Dealing with Rape in the Military

Since its release last year to triumphant acclaim at the Sundance Film Festival,  The Invisible War has gone on to be nominated for Best Documentary Feature at the upcoming Academy Awards.   Dired by Kirby Dick, the documentary highlights the grossly underreported problem of rape in the U.S. military.   The film presents interviews with victims from multiple branches of the United States Armed Services.   The Invisible War also features interviews with advocates, health care workers dealing with military rape victims, retired generals and admirals, and representatives from the Department of Defense

Though military statistics report 3,191 cases of sexual trauma in 2011 alone, those figures severely underestimate the true incidence of rape.  Since many victims choose not to report their assaults and commanding officers often refuse to acknowledge that an assault occurred,  getting justice can seem impossible at times. In all too many cases, reporting the crime often leads to reprisals against the victim rather than any punishment of the rapist.  Obtaining treatment for rape trauma and health benefits for mental health issues arising from the rape can lead to a new type of trauma as victims deal with the military bureaucracy. 

Despite high-profile incidents such as the 1991 Navy Tailhook scandal, the 1996 Army Aberdeen scandal, and the 2003 Air Force Academy scandal, complaints of sexual assault are still often ignored by commanding officers and the military justice system.  Despite numerous promises by senior officials in the Department of Defense to help military rape victims, actual reform has been slow to happen.    Part of the problem lies with unit commanders who have the primary responsibility of dealing with rape complaints.   Since commanders are often friends with the assailant, or can even be participants in the assault, rape complaints can be stonewalled or ignored.  

But military rape victims are now fighting back.    Along with The Invisible War, a new viral campaign titled "I am One" is showing the human face of military rape victims and providing them with a way of telling their stories.     As highlighted in The Invisible War, some rape victims have filed a civil lawsuit against the Department of Defence over poorly handled rape complaints and the rocky road many victims face in getting juustice.   One of the lead complainants in the suit is veteran Coast Guard Seaman Kori Cioca who was discharged from the Coast Guard with injuries that went untreated following her sexual assault.    In the gripping narrative provided in the documentary, Cioca describes her life since her discharge and the difficulties she faced in getting reimbursed for the numerous medical issues resulting from her assault.    Since The Invisible War came out, she described how the increased visibility has helped her personal situation with complete strangers coming forward to help pay her medical bills.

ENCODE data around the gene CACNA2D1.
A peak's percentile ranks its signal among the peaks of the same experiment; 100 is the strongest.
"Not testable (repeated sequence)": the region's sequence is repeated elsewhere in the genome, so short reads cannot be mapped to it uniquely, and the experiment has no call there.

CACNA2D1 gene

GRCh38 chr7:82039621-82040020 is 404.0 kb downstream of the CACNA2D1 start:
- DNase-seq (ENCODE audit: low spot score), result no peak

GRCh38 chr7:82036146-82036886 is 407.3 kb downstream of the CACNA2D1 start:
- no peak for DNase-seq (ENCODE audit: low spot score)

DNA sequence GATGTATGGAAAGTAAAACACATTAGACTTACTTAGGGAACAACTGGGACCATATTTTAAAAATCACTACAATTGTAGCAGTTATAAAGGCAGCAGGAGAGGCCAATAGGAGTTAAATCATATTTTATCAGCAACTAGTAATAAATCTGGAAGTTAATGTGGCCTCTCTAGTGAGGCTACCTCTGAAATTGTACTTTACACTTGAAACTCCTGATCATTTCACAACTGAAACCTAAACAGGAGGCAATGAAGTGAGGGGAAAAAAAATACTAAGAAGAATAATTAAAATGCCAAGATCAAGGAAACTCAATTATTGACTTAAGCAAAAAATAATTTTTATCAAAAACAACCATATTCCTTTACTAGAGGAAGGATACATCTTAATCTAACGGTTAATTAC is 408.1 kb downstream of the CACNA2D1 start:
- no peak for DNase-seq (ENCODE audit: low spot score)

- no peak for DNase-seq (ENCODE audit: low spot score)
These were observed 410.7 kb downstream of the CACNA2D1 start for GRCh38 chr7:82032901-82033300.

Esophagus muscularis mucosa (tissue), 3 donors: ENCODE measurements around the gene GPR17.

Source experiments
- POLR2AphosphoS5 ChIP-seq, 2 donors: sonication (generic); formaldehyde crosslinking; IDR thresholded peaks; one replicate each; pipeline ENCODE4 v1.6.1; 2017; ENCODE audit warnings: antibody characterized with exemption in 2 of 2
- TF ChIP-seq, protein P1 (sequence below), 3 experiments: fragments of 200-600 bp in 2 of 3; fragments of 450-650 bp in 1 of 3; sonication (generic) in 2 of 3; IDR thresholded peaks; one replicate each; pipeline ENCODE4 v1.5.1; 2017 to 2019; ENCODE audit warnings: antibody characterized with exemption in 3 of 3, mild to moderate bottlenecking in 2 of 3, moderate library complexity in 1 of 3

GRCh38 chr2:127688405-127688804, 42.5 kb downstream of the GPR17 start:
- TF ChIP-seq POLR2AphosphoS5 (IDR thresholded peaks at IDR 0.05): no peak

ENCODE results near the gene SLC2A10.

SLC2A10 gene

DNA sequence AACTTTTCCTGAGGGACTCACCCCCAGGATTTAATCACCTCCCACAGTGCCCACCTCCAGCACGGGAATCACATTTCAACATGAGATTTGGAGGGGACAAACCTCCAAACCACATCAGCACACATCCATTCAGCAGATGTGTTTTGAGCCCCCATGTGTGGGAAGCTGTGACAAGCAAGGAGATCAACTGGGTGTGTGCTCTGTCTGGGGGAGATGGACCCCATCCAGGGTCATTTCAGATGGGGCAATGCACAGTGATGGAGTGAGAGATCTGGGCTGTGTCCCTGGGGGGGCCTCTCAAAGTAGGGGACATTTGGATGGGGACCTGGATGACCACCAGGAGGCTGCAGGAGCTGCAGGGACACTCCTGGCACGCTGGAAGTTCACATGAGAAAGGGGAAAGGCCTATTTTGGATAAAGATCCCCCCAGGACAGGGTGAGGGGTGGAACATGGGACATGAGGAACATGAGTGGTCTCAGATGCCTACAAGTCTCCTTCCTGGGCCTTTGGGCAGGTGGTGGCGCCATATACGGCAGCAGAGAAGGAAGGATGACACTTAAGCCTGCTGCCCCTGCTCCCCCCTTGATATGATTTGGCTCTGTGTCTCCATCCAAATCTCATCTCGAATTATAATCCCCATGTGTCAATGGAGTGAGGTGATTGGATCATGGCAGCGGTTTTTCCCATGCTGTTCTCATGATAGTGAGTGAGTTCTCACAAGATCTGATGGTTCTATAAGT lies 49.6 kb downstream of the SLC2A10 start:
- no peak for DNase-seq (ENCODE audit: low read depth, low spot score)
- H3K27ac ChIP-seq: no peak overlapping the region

As Cioca noted recently in the Huffington Post,  her injuries and the numerous surgeries that she required as a result serve as a reminder of what she experienced.    Still, the support that she has received since going public with her story has helped her as well.    "It is healing for me to know that sharing my story has given others their voice and the knowledge that they are not alone. The outpouring of support following the film has filled me with the strength to keep going and has once again given my life purpose,"  she says.    "I am grateful for that. And because of that, for the first time in my life I no longer have to feel the blame, embarrassment and shame of being raped. The military made me believe that if I would have protected my body better, he wouldn't have entered it. I am sad to have been a victim, but fortunate to consider myself a survivor of our military's invisible war."

Some progress is being made however, including a recent report from the Department of Defence calling sexual violence in the military “an affront to the basic American values we defend and may degrade military readiness, subvert strategic goodwill and forever change the lives of victims and their families.”    Lawmakers have also introduced the Ruth Moore Act this year, one day following President Obama's State of the Union Address.   Named for a female veteran who was raped repeatedly in the military and subsequently sank into homelessness and depression, the Act is intended to streamline the military justice process and make it easier for victims to receive benefits for mental health issues.  

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